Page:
Scott Tibbitts | Crain's

In this ongoing series, we ask executives, entrepreneurs and business leaders about mistakes that have shaped their business philosophy.

Scott Tibbitts

Background:  

Founded in 2009, Katasi is a technology company based in Boulder, Colorado. It produces a network-level solution to distracted driving in the form of a device, called Groove, which people can install in their cars to hold all messages and other notifications.

Before founding Katasi, Tibbitts founded and served as the CEO of Starsys Research.

The Mistake:

I got hooked on growth.

When I was working in the space business, the company I was with, Starsys, was ridiculously successful. It was born around this cool little invention, a paraffin actuator, and we sold them for use in spacecraft. Once we hit it, we grew at 40 percent per year and were quickly worth more than $60 million. We went from 50 staffers to 70, to 90, to over 100.

At a certain point, people stopped coming to us for the actuators. They were coming to us to solve problems. We thought, if we could add to our tool belt, people would come to us with even bigger problems.

We went out and acquired a motor company and incorporated that into our business. As soon as we did that, it felt like the whole world started hammering on our door. Can you do this for me? Can you do that for me? And these were cool things that we wanted to do – docking systems, rover motors, robotics.

I wish someone would have grabbed me and said, “Scott, do not grow. Do not eat everything on the table. Choose the things that are profitable and focus on them and building your culture. Do not grow faster than 15 percent per year.”

If that had happened, it would have saved me $10 to $20 million. But it didn’t, and instead of restraining growth, I ate everything on the banquet table. I would tell people, if you get too much work, just hire more staff.

But space stuff does not replicate easily. It’s special, it’s dark arts, it’s magic. These things have to be done just right or else you get failures. We attracted the very best talent, but we couldn’t attract 40 percent per year of the very best. We just started hiring off of resumes, and we lost the organizational control and ultimately control over our product. The things that normally worked every time started failing.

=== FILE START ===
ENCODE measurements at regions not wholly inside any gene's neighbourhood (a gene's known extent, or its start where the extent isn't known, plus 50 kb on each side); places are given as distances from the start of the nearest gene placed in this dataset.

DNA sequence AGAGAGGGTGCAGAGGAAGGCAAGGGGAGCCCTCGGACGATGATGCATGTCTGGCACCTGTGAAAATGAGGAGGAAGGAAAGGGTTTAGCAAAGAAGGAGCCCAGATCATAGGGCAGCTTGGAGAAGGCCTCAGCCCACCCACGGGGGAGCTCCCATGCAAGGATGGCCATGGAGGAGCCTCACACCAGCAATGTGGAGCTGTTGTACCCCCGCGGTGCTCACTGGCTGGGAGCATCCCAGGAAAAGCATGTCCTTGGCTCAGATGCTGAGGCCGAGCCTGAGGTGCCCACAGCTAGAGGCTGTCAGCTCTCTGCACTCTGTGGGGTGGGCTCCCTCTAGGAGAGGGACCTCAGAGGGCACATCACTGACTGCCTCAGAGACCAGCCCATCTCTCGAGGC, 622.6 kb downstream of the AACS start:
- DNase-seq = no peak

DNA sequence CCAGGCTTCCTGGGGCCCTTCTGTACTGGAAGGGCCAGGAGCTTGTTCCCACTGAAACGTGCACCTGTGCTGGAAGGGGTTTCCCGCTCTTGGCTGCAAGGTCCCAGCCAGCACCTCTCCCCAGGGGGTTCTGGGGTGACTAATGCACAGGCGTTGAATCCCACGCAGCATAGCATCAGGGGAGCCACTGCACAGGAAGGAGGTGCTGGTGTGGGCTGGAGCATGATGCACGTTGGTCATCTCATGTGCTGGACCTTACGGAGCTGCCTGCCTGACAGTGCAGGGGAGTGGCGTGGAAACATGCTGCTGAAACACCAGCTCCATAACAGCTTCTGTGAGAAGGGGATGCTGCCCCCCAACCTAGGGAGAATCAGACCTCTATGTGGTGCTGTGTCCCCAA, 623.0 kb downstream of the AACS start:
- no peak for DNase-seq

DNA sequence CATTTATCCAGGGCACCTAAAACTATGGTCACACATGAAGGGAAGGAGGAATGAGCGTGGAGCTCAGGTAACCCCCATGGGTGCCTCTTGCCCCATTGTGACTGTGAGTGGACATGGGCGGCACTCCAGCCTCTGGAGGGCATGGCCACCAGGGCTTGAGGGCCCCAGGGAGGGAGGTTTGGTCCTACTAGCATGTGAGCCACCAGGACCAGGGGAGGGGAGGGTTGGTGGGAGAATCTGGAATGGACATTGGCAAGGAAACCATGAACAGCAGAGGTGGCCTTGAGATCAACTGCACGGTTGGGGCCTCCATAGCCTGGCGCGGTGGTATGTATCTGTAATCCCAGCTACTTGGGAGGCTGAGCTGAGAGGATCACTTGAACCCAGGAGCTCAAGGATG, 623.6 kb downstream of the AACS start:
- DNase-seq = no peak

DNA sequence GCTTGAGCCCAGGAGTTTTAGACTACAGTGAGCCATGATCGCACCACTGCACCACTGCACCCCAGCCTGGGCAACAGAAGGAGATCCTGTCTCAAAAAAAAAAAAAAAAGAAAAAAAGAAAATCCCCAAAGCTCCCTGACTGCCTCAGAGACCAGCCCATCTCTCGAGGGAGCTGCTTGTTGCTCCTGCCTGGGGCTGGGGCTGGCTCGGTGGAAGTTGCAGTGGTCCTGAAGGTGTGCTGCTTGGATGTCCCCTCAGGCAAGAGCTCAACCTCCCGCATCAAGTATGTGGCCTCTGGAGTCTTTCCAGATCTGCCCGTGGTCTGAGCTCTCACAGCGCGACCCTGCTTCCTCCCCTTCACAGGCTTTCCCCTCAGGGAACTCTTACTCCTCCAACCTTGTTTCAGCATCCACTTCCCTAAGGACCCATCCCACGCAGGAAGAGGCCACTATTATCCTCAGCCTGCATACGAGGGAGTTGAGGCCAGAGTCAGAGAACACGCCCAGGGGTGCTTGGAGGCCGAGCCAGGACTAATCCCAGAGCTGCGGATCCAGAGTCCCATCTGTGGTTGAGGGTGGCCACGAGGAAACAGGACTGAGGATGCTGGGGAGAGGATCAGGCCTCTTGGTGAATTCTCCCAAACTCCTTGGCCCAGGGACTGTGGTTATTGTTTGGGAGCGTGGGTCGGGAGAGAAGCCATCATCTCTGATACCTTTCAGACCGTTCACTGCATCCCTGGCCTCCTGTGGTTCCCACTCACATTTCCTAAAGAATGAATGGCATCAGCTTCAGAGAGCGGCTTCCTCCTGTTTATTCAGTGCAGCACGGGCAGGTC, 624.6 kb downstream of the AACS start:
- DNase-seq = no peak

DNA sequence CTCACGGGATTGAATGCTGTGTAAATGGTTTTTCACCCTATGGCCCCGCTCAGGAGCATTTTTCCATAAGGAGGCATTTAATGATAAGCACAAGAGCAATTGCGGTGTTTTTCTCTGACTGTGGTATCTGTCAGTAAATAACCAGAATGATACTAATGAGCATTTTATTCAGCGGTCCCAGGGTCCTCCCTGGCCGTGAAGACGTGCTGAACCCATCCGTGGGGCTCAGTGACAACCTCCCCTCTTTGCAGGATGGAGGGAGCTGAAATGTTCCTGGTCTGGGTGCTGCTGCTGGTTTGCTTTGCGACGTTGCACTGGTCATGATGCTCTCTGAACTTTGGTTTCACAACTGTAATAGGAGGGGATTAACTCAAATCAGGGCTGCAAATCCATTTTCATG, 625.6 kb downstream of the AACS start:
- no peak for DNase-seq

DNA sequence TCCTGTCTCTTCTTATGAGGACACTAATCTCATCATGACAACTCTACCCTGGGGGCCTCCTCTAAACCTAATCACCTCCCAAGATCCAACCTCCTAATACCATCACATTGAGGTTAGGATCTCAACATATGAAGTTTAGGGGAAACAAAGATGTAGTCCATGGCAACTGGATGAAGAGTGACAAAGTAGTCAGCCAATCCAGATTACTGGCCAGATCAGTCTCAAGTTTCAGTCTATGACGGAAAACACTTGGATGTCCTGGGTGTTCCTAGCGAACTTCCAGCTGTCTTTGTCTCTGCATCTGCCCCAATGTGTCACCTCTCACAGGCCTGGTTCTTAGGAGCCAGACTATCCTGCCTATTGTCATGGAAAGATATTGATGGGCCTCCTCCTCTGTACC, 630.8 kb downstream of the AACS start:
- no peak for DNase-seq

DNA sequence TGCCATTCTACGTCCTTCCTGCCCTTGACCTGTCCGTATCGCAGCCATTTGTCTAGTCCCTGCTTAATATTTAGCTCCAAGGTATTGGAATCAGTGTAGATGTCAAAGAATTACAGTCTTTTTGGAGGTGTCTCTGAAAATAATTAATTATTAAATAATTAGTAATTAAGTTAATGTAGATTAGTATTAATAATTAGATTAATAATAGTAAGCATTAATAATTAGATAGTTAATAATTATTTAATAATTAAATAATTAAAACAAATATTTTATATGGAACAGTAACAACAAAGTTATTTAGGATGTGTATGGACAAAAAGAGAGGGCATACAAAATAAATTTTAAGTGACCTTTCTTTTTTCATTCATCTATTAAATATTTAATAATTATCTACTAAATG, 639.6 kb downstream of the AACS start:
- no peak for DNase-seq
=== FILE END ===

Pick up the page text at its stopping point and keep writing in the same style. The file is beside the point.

That led to us being unable to grow profitably, and eventually to us having to sell the company.

There’s something really addictive about growth, especially for an entrepreneur.

The Lesson:

It is extraordinarily difficult to say no to revenue, but sometimes you have to.

Your company value is a function of your revenues. In the space industry, that revenue multiplier might be 1.5. That means that in 2003 if my company was worth $10 million and the next year it grew $4 million, I just personally made $6 million. That multiplier makes it so hard to say no to revenue.

How can you say no to growth? It almost killed me.

Part of the answer for me was shifting to an industry that can replicate and scale quickly. If you need to make 100 units, you just download another 100 copies.

I’ve swung into an industry that doesn’t rely on hundreds of artists. You can have a small group of talented people support a company that scales to extraordinary levels. Katasi can potentially be a $100 million company with only 20 to 30 people on staff.

The second piece has been to be very careful about hiring. You have to preserve your culture.

The third and final thing is to rigorously prepare for scale-up. Maybe you haven’t sold that many units yet; you still have to be ready to operate at a high level. Overprepare, overprepare, overprepare for every possible contingency.

Of course, we’ll see. I still may have a hell of a time saying no when the opportunity for more revenue comes along.

Scott Tibbitts is on Twitter at @ScottTibbitts and Katasi is at @Katasi_Driver.

Photo courtesy of Katasi.

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